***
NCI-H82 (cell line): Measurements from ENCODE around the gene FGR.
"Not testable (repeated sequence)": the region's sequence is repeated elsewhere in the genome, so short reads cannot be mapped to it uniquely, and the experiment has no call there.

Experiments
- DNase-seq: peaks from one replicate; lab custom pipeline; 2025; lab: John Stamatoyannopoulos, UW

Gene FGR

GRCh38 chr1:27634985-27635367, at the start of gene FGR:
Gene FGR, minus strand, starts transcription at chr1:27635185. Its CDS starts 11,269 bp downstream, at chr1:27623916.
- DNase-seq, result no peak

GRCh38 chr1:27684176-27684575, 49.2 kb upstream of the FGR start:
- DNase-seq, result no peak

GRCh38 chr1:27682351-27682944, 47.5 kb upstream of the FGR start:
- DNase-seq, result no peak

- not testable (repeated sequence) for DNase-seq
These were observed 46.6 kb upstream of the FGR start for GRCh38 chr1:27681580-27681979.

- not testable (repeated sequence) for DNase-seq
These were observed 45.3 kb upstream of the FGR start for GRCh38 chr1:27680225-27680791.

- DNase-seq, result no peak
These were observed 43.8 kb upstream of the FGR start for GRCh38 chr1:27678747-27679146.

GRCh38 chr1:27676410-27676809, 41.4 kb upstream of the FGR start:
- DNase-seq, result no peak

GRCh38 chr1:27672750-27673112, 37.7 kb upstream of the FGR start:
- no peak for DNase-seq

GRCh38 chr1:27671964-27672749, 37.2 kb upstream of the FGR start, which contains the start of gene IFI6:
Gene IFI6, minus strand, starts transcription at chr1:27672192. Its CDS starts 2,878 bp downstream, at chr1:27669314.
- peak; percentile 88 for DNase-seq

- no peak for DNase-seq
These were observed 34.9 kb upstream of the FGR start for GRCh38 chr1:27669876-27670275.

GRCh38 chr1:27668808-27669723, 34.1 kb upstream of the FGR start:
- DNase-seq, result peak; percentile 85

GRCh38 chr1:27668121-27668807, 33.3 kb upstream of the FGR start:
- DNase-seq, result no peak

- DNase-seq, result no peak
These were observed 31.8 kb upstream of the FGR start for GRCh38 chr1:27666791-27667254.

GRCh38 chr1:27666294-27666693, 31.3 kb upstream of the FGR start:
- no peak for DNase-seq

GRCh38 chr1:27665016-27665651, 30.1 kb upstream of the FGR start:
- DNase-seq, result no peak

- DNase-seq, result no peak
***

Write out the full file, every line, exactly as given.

NCI-H82 (cell line): Measurements from ENCODE around the gene FGR.
"Not testable (repeated sequence)": the region's sequence is repeated elsewhere in the genome, so short reads cannot be mapped to it uniquely, and the experiment has no call there.

Experiments
- DNase-seq: peaks from one replicate; lab custom pipeline; 2025; lab: John Stamatoyannopoulos, UW

Gene FGR

GRCh38 chr1:27634985-27635367, at the start of gene FGR:
Gene FGR, minus strand, starts transcription at chr1:27635185. Its CDS starts 11,269 bp downstream, at chr1:27623916.
- DNase-seq, result no peak

GRCh38 chr1:27684176-27684575, 49.2 kb upstream of the FGR start:
- DNase-seq, result no peak

GRCh38 chr1:27682351-27682944, 47.5 kb upstream of the FGR start:
- DNase-seq, result no peak

- not testable (repeated sequence) for DNase-seq
These were observed 46.6 kb upstream of the FGR start for GRCh38 chr1:27681580-27681979.

- not testable (repeated sequence) for DNase-seq
These were observed 45.3 kb upstream of the FGR start for GRCh38 chr1:27680225-27680791.

- DNase-seq, result no peak
These were observed 43.8 kb upstream of the FGR start for GRCh38 chr1:27678747-27679146.

GRCh38 chr1:27676410-27676809, 41.4 kb upstream of the FGR start:
- DNase-seq, result no peak

GRCh38 chr1:27672750-27673112, 37.7 kb upstream of the FGR start:
- no peak for DNase-seq

GRCh38 chr1:27671964-27672749, 37.2 kb upstream of the FGR start, which contains the start of gene IFI6:
Gene IFI6, minus strand, starts transcription at chr1:27672192. Its CDS starts 2,878 bp downstream, at chr1:27669314.
- peak; percentile 88 for DNase-seq

- no peak for DNase-seq
These were observed 34.9 kb upstream of the FGR start for GRCh38 chr1:27669876-27670275.

GRCh38 chr1:27668808-27669723, 34.1 kb upstream of the FGR start:
- DNase-seq, result peak; percentile 85

GRCh38 chr1:27668121-27668807, 33.3 kb upstream of the FGR start:
- DNase-seq, result no peak

- DNase-seq, result no peak
These were observed 31.8 kb upstream of the FGR start for GRCh38 chr1:27666791-27667254.

GRCh38 chr1:27666294-27666693, 31.3 kb upstream of the FGR start:
- no peak for DNase-seq

GRCh38 chr1:27665016-27665651, 30.1 kb upstream of the FGR start:
- DNase-seq, result no peak

- DNase-seq, result no peak